CELEBRATING THE PURSUIT OF HAPPINESS FUN, FAMILY, FIREWORKS MARK JULY 4TH CELEBRATIONS

By Stephanie Reitz

July 5, 1997

Copyright The Hartford Courant 1997

Vladimir Lenin was a no-show at Friday's annual Boombox Parade in Willimantic, but at least Gen. George S. Patton was there.

Patton, a 12-week-old pointer puppy named for the American military leader, strained against her leash with excitement as crowds gathered along Main Street to watch the Independence Day parade.

Patton's "mom," Linda Balogh of Storrs, was drawn to the parade by the bizarre news that a 1- ton statue of Lenin would lead the festivities, wearing a dunce's hat and draped in stars and stripes.

"I think it's going to be hysterical. This is all so bizarre," Balogh said of the parade, whose participants pride themselves on dressing in their most unusual and eccentric costumes -- a celebration of the freedoms that Independence Day symbolizes.

Throughout Connecticut on Friday, celebrants enjoyed America's birthday at picnics, on golf courses, at food festivals and even in the skies high over the Nutmeg State.

In Willimantic, hundreds of boombox-toting marchers walked, drove, skipped and frolicked the half-mile route down Main Street. But the promised Lenin statue, property of a local metals shop, was notably absent.

Despite organizers' plans to drape the statue in American patriotism, callers to radio station WILI-AM 1400 -- which organized the parade -- said reminders of Communism are out of place in a Fourth of July parade.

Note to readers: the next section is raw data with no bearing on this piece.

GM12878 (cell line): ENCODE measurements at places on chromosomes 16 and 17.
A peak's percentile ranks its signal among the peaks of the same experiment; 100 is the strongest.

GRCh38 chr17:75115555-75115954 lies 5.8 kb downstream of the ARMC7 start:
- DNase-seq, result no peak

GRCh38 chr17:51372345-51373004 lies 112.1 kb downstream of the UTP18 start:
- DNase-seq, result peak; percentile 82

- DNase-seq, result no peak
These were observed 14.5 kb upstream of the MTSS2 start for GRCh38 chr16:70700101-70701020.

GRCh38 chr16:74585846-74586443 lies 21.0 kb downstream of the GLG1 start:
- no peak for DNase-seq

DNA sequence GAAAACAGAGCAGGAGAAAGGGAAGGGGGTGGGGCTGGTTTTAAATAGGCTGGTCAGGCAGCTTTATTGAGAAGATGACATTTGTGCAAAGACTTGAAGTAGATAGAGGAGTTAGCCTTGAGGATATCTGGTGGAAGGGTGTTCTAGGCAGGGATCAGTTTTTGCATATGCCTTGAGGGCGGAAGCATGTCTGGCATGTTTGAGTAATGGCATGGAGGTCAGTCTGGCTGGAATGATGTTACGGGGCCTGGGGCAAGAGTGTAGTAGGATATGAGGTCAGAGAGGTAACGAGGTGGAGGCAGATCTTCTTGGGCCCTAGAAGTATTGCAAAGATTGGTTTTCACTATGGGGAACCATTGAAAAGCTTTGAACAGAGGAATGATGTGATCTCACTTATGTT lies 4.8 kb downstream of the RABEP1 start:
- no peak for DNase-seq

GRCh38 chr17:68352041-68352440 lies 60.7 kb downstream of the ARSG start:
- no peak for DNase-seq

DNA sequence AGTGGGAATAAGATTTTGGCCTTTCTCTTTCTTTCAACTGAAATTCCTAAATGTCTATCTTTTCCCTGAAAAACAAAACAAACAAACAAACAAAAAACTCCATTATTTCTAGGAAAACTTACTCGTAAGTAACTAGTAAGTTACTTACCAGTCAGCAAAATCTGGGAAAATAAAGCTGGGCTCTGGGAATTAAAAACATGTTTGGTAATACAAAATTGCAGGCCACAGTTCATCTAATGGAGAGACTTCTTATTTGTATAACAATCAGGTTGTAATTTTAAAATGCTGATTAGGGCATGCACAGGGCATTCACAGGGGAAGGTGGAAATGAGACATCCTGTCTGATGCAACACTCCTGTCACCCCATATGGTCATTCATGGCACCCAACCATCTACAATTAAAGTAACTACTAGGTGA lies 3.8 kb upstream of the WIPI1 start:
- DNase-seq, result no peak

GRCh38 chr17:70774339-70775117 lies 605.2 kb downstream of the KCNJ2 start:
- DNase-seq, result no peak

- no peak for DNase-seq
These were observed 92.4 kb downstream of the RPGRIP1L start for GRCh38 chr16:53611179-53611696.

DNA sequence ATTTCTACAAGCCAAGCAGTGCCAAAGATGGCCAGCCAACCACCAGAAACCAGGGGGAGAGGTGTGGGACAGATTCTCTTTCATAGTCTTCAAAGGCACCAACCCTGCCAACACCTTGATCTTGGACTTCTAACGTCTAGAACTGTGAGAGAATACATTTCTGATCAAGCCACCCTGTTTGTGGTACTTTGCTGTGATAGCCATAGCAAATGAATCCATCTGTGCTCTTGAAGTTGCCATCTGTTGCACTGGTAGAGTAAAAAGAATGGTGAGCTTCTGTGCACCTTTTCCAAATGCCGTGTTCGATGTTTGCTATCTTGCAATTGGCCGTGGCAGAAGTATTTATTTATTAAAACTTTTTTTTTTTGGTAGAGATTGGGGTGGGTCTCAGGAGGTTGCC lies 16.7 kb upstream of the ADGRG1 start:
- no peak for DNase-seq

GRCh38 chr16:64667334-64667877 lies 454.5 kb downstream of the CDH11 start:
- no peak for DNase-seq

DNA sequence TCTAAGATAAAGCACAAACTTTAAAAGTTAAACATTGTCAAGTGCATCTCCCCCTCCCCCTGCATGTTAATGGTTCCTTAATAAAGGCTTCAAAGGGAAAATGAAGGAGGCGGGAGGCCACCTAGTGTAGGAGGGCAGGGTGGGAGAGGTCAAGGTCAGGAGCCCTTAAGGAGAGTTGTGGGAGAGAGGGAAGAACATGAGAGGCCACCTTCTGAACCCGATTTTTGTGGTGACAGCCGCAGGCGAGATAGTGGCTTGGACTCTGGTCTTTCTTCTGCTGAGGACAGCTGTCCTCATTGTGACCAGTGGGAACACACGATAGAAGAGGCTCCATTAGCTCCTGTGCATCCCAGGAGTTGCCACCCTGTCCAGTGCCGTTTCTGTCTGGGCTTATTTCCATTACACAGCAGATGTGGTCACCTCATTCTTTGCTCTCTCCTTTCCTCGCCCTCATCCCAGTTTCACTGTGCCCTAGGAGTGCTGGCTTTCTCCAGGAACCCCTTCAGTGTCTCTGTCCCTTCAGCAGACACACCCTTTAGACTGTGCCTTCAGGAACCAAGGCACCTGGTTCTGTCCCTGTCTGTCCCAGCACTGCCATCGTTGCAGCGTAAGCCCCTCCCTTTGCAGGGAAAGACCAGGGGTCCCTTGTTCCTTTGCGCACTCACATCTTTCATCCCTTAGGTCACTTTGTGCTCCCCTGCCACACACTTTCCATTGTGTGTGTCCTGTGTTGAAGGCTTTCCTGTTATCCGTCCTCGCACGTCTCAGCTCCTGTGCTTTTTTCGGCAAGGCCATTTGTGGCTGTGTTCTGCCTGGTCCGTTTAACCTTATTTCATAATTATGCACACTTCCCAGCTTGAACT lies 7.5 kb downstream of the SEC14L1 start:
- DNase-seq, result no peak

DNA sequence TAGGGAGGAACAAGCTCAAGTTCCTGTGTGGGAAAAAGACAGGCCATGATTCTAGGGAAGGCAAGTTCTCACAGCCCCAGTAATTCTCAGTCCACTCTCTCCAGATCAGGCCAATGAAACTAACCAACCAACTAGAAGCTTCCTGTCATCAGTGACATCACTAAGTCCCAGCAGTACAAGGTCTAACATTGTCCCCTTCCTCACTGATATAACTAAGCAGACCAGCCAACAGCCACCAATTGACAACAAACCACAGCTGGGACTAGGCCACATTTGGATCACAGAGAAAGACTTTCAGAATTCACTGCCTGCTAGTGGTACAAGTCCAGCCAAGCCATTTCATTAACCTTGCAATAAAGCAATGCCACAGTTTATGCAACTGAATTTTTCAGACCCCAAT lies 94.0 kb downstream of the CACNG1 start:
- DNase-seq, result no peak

"Let's just say he was a victim of oppression," grand marshal Wayne Norman said after the parade.

But despite Lenin's absence, those who came hoping to spot oddities were not disappointed.

Of course, parade regulars were there: gaggles of politicians, youth sports teams, church groups and classic cars.

But only in Willimantic does the parade include dogs in hats, a coquettish ewe, covered wagons, grocery carts decked in streamers and marchers dressed as frogs, fish and sea monsters.

Most of the marchers and spectators carried their boomboxes, all tuned to WILI radio's parade tunes.

Henry Bertora and his wife, Rachel, celebrated their 40th anniversary Friday at the parade.

"It's a fun parade because the marchers are always having such a good time," he said. "It's not one of those solemn events. It's a lot of laughs."

Copyright - 2017 - All rights Reserved
Constructed by - Quasars -